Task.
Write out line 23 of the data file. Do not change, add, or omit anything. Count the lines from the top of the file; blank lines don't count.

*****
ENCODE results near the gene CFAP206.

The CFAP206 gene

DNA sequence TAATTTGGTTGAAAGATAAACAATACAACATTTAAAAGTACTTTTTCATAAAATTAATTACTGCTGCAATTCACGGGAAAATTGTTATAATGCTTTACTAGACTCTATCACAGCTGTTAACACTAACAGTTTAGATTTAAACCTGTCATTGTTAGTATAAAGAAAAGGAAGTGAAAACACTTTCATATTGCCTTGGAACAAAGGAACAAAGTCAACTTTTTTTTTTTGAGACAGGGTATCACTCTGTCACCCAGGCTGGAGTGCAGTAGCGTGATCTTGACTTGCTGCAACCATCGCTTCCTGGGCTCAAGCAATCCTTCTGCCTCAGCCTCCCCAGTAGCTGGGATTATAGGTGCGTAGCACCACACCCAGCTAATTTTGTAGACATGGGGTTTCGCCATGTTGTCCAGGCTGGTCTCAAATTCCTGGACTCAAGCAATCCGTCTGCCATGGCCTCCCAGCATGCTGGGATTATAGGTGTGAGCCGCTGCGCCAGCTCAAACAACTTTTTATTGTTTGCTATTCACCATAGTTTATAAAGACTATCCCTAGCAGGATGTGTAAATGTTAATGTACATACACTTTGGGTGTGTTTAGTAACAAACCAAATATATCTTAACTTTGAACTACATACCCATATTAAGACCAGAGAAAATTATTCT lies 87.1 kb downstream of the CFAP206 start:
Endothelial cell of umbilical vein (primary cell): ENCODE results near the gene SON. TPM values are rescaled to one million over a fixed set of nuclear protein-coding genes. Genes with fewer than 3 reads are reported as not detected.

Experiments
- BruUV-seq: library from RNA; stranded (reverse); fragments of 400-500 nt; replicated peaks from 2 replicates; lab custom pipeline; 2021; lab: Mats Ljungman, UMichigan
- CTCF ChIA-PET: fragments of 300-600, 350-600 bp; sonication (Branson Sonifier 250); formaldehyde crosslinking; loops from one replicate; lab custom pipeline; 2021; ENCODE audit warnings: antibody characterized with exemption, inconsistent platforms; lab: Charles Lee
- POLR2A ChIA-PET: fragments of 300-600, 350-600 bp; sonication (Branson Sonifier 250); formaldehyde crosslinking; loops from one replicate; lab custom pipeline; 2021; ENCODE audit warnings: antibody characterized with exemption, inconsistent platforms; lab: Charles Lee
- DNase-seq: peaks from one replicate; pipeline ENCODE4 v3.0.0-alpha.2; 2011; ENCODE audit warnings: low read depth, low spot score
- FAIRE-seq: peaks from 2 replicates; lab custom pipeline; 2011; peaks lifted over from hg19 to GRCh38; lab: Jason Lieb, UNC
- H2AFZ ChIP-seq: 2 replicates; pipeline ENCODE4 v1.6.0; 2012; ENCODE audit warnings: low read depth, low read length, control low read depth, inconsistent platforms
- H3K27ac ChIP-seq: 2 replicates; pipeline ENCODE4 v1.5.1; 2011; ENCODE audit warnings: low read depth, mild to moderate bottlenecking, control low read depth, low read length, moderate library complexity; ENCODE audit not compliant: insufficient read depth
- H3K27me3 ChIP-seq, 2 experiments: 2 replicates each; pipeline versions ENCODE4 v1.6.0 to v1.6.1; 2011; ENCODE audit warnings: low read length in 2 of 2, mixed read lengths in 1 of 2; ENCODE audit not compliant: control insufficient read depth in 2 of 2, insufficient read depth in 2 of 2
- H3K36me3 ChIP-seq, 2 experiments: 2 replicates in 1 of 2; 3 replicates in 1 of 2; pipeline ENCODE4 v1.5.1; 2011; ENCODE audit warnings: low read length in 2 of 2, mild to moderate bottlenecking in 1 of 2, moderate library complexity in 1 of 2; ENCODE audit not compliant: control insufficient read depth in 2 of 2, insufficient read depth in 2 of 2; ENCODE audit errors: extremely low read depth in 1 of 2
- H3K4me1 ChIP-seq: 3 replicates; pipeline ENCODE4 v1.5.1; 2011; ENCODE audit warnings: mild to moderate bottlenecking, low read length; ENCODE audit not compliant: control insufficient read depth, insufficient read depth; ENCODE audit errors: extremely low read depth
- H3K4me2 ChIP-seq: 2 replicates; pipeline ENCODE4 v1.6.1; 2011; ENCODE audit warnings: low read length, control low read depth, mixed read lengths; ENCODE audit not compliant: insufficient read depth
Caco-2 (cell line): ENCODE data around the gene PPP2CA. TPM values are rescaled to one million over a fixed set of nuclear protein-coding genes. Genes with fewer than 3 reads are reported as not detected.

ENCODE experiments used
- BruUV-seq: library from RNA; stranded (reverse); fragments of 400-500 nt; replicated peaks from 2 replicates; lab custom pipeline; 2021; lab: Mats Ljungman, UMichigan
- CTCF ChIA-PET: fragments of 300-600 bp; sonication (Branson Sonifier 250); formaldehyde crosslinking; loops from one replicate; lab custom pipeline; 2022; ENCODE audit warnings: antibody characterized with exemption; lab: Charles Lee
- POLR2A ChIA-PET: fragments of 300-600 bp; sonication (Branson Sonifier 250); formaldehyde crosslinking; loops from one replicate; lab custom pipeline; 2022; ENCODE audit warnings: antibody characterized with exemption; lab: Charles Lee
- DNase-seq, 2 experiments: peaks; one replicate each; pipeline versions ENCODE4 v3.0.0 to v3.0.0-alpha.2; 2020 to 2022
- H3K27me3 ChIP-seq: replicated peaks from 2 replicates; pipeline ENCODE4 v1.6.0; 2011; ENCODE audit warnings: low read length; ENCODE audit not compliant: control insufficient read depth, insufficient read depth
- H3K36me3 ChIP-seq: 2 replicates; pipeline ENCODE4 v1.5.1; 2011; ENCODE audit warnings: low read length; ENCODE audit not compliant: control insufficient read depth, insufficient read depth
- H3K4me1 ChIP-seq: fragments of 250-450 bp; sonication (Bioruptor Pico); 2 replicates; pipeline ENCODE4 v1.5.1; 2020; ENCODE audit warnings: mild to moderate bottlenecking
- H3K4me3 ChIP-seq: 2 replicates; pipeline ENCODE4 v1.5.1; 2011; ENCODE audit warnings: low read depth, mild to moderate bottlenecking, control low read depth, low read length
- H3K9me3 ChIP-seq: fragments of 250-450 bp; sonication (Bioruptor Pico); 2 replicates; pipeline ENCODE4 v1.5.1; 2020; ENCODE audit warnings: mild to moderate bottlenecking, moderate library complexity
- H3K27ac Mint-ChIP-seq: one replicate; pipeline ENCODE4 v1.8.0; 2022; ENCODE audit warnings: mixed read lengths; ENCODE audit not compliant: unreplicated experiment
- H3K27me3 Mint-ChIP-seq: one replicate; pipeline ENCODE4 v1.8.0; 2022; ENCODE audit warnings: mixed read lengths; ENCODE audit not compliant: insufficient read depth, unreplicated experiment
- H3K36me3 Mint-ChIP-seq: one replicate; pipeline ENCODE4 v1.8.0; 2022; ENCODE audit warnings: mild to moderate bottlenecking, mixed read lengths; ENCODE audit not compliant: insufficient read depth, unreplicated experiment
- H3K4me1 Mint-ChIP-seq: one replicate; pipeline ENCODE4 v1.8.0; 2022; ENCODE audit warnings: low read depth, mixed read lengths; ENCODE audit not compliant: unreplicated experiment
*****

- H3K27me3 ChIP-seq: replicated peaks from 2 replicates; pipeline ENCODE4 v1.6.0; 2011; ENCODE audit warnings: low read length; ENCODE audit not compliant: control insufficient read depth, insufficient read depth